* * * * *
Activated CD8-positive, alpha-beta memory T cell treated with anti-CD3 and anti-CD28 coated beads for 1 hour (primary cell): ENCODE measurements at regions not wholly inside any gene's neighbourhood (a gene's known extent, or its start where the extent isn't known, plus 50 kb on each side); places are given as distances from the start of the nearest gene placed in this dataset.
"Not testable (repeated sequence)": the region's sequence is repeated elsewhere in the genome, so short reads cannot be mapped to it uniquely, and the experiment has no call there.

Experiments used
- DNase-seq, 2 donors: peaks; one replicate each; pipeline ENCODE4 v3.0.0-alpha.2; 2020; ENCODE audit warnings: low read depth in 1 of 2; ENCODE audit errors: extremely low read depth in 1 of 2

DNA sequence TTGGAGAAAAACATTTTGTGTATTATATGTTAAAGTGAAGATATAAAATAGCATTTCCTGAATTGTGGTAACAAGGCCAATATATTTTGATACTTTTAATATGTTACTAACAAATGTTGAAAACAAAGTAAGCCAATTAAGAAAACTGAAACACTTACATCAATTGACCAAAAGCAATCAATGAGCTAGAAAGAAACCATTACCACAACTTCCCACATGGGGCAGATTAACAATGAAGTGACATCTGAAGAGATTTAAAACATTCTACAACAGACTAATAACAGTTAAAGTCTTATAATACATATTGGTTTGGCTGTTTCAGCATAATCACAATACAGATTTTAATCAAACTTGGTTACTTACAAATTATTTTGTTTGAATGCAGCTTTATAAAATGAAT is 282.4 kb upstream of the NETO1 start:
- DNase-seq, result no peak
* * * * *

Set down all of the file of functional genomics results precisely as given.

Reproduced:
Activated CD8-positive, alpha-beta memory T cell treated with anti-CD3 and anti-CD28 coated beads for 1 hour (primary cell): ENCODE measurements at regions not wholly inside any gene's neighbourhood (a gene's known extent, or its start where the extent isn't known, plus 50 kb on each side); places are given as distances from the start of the nearest gene placed in this dataset.
"Not testable (repeated sequence)": the region's sequence is repeated elsewhere in the genome, so short reads cannot be mapped to it uniquely, and the experiment has no call there.

Experiments used
- DNase-seq, 2 donors: peaks; one replicate each; pipeline ENCODE4 v3.0.0-alpha.2; 2020; ENCODE audit warnings: low read depth in 1 of 2; ENCODE audit errors: extremely low read depth in 1 of 2

DNA sequence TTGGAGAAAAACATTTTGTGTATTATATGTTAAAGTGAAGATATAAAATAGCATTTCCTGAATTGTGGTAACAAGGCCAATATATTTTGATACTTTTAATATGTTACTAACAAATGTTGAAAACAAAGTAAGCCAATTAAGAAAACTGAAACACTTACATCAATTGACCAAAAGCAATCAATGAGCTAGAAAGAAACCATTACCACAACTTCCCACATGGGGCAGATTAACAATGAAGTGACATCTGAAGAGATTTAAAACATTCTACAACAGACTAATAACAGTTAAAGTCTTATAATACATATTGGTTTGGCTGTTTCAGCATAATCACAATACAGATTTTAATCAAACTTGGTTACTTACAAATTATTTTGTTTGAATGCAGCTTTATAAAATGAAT is 282.4 kb upstream of the NETO1 start:
- DNase-seq, result no peak